If C. L. R. James could later reflect in Beyond a Boundary that before arriving in Britain, “about Britain, I was a strange compound of knowledge and ignorance,” then the same was fundamentally true about his relation to American society before his arrival there in 1938. This article will begin with discussion of the attraction of America for black West Indians, including George Padmore, in the era of the Harlem Renaissance, as well as the young James's own love of jazz and American literature. The complexities of the young James's “anti-Americanism” will be also explored, before we explore how James's turn to both Marxism and pan-Africanism after 1934 led to a new appreciation of both the power of the American working class and a new understanding of how a revolutionary solution might be found to the “Negro Question,” the question of the systematic racism towards black people in America. The article will conclude with discussion of James's 1938 work A History of Negro Revolt, in particular its Marxist analysis of the history of American slavery and its abolition during the American Civil War, as well as the strengths and limitations of Garveyism as a social movement.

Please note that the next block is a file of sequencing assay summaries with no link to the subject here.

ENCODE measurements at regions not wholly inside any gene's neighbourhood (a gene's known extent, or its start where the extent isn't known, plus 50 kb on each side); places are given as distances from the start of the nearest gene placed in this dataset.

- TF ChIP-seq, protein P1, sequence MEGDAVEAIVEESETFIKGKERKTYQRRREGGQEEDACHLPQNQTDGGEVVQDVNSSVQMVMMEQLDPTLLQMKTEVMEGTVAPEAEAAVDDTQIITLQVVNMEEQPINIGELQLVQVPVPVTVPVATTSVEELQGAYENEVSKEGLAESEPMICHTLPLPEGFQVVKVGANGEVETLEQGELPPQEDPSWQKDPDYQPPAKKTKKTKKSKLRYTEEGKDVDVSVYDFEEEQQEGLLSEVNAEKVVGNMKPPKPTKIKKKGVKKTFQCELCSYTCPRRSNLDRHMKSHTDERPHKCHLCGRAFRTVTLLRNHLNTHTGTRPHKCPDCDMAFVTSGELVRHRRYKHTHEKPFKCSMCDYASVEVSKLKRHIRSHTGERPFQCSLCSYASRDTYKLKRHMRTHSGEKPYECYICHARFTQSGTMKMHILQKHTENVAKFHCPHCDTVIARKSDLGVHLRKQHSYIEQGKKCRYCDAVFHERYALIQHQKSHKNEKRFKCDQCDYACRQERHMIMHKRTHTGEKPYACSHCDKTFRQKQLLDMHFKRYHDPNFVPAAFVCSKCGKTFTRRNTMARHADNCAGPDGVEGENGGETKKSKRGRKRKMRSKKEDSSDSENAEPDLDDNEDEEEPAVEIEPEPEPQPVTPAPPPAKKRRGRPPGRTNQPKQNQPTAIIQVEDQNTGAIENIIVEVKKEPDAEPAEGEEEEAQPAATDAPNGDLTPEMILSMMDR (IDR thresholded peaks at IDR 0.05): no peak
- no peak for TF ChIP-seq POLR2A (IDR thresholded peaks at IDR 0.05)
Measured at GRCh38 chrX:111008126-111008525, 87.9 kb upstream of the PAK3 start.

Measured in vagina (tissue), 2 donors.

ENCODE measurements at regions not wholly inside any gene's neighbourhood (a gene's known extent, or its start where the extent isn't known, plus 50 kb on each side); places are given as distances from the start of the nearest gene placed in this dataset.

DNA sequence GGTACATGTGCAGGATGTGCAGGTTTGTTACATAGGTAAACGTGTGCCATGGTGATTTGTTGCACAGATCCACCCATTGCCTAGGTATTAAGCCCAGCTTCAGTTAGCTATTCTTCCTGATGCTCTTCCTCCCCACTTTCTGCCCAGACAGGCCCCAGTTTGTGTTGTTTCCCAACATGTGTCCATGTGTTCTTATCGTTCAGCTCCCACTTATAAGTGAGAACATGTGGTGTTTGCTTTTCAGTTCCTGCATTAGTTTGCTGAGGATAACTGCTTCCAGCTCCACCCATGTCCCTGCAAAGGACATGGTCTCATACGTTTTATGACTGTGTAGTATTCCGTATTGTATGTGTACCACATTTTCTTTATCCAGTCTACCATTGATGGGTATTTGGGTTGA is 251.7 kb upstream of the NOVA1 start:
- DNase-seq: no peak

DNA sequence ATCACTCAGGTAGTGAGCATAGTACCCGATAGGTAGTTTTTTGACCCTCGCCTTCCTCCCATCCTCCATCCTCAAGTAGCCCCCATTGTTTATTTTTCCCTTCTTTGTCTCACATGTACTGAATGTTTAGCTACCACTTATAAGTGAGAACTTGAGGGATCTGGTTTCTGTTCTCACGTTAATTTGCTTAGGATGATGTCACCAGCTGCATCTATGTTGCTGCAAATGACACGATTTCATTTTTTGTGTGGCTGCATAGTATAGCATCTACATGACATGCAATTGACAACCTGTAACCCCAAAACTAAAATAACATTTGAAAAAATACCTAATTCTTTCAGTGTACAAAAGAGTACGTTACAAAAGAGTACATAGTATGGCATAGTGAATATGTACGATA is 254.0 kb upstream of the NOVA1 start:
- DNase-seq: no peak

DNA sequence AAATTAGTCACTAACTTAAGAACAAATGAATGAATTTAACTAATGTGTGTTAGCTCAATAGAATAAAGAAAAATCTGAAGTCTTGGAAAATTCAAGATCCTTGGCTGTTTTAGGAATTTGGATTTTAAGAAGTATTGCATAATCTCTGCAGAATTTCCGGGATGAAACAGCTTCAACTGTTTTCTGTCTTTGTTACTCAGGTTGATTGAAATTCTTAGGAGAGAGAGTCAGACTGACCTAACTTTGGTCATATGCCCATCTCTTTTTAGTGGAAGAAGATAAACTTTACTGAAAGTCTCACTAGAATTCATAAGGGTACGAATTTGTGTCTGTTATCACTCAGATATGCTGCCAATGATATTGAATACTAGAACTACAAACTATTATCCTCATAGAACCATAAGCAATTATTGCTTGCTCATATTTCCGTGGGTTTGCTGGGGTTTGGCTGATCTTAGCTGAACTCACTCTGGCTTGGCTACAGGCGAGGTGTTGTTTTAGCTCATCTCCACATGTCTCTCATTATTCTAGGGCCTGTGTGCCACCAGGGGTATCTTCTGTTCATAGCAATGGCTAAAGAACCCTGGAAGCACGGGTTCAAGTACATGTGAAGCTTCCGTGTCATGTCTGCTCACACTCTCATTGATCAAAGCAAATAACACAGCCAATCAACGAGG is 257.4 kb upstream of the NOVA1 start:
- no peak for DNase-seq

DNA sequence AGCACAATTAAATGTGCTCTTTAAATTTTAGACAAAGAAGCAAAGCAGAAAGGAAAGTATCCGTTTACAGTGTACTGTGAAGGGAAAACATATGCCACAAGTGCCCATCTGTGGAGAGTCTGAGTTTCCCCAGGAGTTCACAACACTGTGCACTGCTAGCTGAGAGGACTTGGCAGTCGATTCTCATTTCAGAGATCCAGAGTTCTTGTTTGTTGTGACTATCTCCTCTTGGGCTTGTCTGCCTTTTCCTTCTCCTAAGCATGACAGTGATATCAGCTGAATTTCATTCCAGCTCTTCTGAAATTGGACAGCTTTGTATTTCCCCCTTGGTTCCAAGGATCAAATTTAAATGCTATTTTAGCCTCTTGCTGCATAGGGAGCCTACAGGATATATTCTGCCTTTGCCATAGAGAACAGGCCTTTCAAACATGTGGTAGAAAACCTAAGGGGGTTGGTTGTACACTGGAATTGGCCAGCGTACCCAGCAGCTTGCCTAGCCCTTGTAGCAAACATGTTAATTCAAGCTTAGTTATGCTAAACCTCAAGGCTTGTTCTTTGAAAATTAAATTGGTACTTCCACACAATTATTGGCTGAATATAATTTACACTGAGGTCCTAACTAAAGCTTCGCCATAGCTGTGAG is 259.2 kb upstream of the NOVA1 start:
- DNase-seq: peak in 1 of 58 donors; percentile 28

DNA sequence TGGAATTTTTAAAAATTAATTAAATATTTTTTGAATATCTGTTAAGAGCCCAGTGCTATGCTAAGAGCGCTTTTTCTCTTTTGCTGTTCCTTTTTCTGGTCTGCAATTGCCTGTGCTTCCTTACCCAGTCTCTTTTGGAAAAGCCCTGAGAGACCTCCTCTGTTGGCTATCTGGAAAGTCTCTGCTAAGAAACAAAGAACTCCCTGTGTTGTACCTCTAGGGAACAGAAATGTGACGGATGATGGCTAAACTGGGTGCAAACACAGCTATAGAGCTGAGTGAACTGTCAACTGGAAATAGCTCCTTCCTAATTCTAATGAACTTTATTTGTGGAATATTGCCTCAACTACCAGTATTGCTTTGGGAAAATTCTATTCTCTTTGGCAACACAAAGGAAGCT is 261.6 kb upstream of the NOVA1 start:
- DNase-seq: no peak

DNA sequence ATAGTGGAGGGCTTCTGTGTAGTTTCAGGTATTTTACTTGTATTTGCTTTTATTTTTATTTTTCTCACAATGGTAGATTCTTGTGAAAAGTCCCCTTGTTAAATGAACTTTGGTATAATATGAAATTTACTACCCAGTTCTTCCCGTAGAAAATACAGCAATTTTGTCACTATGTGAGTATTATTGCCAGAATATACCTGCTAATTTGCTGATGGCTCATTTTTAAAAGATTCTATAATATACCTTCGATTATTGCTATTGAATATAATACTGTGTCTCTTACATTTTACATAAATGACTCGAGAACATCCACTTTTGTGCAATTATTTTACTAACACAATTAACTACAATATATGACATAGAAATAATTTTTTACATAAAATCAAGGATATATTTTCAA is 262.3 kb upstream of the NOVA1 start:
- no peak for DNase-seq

Bibliographical noteThis article has been published in a revised form in Journal of American Studies http://doi.org/10.1017/S0021875816000517. This version is free to view and download for private research and study only. Not for re-distribution, re-sale or use in derivative works. © Cambridge University Press and British Association for American Studies 2016.
- C.L.R. James
- Black Lives Matter
- Black history